Tuesday, April 11, 2017

Ski Photos. Winter 2016-2017

Quick "photo dump"...

These haven't been posted anywhere else, in most cases. It's quick, it's dirty, and it's in no sort of order. Pretty stuff, white stuff, cold stuff. Wyoming and Colorado. Tetons, Rocky Mountain National Park, Silverton. Late November to early April. This kind of wraps the regular winter ski season. Now begins spring "expedition season". Still skiing, just different. Skis are smaller, backpacks get bigger.


































Thursday, January 26, 2017

Three Things Thursday, Issue #22

Pitch 9 of 11. Aguja de l'S. Parque Nacional Los Glaciares. Argentina. January 24, 2017
Three quickies:
  • Choose the right footwear. When you can, walk in shoes optimized for walking, rock climb in shoes optimized for rock, and tromp on snow and ice in appropriate kicks. When an endeavor involves all of these things, that gets tough. Make your compromises wisely... For instance, here in Patagonia, we're tackling big climbs after pretty big walks. Our packs are relatively small, and the approaches are strenuous but not technical. Walking in walking shoes, carrying the boots, seems like the call. Those choosing to walk in mountaineering boots are suffering for that choice. 
  • Use rituals to keep safe
  • Couples? Climbing, skiing, backpacking, hiking? Pure joy, or confounding suffering? Some thoughts on making it work

Friday, January 20, 2017

Alpine Climbing Gear List, 2017 Version.

Perfect granite and carefully selected gear. Paso Guillaumet,
Patagonia, Argentina. Jan 18, 2017. 
This oughta be fairly timely... I'm in the shadow of one of alpinism's most classic sky-lines, pondering gear, weight, logistics, and strategy while waiting for good weather in El Chalten. The climbing here is technical, long, with steep, human-powered approaches. In many ways, it is among the most challenging venues to pack for. What works here will work in any non-winter alpine range. Here's what we're packing for huge alpine mixed ice, snow, and rock climbs of Argentine Patagonia.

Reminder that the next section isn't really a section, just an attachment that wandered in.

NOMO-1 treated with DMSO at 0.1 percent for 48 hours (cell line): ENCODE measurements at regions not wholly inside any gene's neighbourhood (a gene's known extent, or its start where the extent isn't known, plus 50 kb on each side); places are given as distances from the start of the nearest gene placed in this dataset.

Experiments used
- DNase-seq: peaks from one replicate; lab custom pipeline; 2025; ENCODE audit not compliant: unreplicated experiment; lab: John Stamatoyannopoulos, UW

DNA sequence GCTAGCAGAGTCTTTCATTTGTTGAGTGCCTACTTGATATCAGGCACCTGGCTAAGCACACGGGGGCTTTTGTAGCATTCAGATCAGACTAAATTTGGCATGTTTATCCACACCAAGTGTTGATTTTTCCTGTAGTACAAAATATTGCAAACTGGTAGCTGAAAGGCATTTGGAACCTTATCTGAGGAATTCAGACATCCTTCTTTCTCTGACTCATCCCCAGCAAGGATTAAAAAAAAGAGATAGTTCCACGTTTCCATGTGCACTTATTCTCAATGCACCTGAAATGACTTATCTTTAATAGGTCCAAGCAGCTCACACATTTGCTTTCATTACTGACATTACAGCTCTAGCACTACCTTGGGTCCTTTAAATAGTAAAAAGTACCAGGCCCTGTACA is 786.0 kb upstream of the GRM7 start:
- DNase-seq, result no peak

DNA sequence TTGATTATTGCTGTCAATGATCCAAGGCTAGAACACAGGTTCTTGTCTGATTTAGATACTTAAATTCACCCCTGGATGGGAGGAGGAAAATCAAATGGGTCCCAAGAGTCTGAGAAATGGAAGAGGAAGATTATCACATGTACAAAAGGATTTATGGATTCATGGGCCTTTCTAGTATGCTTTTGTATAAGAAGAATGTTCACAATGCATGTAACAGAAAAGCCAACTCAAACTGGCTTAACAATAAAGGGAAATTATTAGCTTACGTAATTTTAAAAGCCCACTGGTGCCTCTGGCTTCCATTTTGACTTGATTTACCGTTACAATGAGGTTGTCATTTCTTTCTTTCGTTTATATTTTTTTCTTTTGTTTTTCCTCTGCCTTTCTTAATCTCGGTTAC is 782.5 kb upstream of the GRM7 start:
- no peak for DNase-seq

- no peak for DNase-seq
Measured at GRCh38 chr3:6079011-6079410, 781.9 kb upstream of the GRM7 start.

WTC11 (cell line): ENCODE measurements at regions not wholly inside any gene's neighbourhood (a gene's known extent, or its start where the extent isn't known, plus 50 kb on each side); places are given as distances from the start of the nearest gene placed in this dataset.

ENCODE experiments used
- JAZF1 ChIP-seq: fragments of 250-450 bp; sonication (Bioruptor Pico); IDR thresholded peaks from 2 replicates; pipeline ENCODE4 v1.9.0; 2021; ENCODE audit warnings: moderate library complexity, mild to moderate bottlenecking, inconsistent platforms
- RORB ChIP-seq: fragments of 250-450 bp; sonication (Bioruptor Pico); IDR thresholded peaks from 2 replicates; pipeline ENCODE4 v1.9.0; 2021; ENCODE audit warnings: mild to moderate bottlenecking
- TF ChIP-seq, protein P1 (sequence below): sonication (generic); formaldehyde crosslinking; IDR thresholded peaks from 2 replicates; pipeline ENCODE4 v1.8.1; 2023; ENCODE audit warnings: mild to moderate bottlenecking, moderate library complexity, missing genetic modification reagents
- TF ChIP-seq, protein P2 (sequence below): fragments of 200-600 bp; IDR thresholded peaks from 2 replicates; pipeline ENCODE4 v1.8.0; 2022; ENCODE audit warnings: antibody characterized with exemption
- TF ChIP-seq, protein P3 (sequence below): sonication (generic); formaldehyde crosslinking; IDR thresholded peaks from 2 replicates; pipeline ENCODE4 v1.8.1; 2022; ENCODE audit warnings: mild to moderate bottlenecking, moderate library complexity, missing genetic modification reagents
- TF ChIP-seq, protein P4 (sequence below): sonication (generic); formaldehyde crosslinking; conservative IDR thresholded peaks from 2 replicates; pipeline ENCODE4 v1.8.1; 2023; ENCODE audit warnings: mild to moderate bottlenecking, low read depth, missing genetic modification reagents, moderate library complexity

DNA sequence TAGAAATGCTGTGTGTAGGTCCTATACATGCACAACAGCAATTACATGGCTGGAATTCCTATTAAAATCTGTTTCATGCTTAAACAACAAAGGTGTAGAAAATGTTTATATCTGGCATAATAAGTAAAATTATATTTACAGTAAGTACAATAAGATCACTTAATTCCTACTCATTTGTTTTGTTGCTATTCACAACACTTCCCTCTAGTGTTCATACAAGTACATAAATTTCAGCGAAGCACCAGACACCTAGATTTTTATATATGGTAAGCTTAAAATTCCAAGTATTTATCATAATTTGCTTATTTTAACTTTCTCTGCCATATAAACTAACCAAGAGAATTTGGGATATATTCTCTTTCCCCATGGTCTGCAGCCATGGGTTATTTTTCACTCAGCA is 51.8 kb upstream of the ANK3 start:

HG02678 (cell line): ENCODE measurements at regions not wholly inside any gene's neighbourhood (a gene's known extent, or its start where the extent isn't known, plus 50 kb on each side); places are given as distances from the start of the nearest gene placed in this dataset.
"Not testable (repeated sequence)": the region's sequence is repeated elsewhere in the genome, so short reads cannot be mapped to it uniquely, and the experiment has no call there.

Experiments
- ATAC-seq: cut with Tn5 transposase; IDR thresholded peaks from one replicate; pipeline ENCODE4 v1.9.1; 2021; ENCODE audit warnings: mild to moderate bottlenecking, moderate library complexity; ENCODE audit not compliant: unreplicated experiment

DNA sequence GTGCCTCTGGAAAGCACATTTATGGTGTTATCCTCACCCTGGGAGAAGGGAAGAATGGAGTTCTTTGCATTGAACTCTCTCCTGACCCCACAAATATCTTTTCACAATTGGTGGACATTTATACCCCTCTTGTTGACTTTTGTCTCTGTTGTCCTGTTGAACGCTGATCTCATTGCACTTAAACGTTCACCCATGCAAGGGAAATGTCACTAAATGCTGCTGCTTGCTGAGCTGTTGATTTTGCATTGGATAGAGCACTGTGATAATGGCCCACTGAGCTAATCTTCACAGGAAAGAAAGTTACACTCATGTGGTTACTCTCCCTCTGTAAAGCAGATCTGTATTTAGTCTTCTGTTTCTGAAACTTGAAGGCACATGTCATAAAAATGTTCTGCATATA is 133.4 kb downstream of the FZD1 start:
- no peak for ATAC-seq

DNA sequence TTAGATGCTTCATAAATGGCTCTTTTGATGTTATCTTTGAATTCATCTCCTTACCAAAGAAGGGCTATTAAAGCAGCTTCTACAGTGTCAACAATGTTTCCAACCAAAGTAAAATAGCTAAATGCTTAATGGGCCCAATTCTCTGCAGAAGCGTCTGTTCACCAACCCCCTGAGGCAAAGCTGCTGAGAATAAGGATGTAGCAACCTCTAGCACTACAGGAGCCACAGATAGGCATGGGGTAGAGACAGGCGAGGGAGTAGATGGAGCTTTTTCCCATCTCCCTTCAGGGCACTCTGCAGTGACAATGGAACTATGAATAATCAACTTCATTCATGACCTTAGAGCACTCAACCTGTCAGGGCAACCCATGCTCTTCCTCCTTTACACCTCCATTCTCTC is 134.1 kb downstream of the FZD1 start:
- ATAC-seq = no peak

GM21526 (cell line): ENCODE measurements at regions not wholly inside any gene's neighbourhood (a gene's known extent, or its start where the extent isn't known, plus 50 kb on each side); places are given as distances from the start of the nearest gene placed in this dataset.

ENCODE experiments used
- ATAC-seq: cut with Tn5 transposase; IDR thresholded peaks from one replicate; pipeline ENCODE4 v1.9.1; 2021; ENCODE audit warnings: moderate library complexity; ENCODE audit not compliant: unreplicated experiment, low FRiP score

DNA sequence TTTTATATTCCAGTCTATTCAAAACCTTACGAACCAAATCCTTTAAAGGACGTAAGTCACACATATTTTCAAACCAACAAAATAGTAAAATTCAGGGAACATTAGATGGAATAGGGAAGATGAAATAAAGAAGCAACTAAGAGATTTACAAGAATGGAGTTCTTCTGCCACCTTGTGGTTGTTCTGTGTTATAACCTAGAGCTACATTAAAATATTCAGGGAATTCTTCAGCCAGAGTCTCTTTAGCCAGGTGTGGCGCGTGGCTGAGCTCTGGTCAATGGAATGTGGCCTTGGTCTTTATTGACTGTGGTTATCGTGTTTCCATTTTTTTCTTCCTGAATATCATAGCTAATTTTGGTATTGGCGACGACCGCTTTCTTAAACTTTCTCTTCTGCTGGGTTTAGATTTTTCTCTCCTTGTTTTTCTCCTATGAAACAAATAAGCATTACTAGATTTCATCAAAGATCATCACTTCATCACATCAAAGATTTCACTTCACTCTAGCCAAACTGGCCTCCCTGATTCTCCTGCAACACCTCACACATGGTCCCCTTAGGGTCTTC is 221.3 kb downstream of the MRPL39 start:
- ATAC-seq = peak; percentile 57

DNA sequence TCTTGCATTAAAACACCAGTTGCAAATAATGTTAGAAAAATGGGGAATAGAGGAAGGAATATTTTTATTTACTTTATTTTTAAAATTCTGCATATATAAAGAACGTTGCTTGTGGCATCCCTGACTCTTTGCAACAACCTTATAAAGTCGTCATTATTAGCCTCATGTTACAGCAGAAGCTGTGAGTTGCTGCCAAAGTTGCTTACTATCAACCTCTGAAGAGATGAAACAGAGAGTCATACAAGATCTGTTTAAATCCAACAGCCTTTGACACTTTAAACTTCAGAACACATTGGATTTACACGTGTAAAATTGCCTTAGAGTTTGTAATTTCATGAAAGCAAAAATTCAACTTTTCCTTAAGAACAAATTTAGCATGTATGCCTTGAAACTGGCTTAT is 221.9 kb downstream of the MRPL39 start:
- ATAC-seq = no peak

I divide the packing list right away into group and individual gear. If someone is equipped exactly this way, by my scale it should come to about 27 pounds individually. The group stuff, listed further below, comes to basically the same weight, but is then roughly divided in half. So the total team weight comes to about 84 pounds. And that is everything... Clothes, boots, rock shoes, tools, spikes, camping, food, rack, ropes, etc.  This is a hearty rack of pro, and two 60m ropes. Steel crampons, two ice tools per person... basically, for the most technical routes around. Put each climber in his or her clothes and personal climbing gear, and put a lead rope in play with the gear on the harness, and the packs end up being about 30 and 20 pounds. Now, that's not lightweight. But a competent climbing team should be able to climb smoothly to about 5.8 and WI 4 with packs like that. When it gets harder, get out the other rope and haul the heavier pack.

Also, note that many items can be swapped out for lighter alternatives. Easier rock climbs? Leave most of the cams behind. No ice? No screws, replace steel with aluminum crampons, ditch at least one tool each. Excellent weather forecast? No tent, substitute lighter shell gear. Shorter route? No camping gear of any sort. These are obvious things that the "list" doesn't fully capture. The list is on the "comprehensive" end of the spectrum, and the pack weights are still workable.

Without further ado...

Individual gear:
Clothing:

  • Synthetic t-shirt
  • Synthetic boxers
  • Two pairs of socks. I'm digging some Bridgedale, tall, thin "compression socks".
  • Arc Teryx Gamma AR pants
  • Patagonia thin gore tex pants
  • Patagonia R.5 hoody
  • Arc Teryx Nuclei puffy
  • Arc Teryx Alpha FL shell jacket
  • Feathered Friends Helios down jacket
  • Sun hat
  • Buff
  • CAMP belay gloves
  • CAMP Geko Light Raincover gloves
  • Camp G-Hot Dry gloves
Individual Camping "etc":
  • Sunglasses
  • Collapsible trekking pole
  • Wallet and passport
  • Two trash compacter bags
  • Headlamp. Petzl RXP
  • TP, hand sanitizer
  • Suunto Ambit GPS watch
  • Iphone and charging cord. Loaded up with maps and entertainment.
  • Headphones
  • About a pound of food per day
  • Spoon
  • The smallest Thermarest NeoAir
  • Feathered Friends Vireo... This thing is a secret weapon. Comfy and warm down to the low 20s, it works with your puffy jacket and keeps the weight to just over a pound. Game changer!
  • Arc Teryx Alpha FL 45 pack. 
Individual Climbing gear:
  • Cassin X-Light tool, pair. Modified with the after-market "X-Dry grips". 
  • Cassin C12 crampons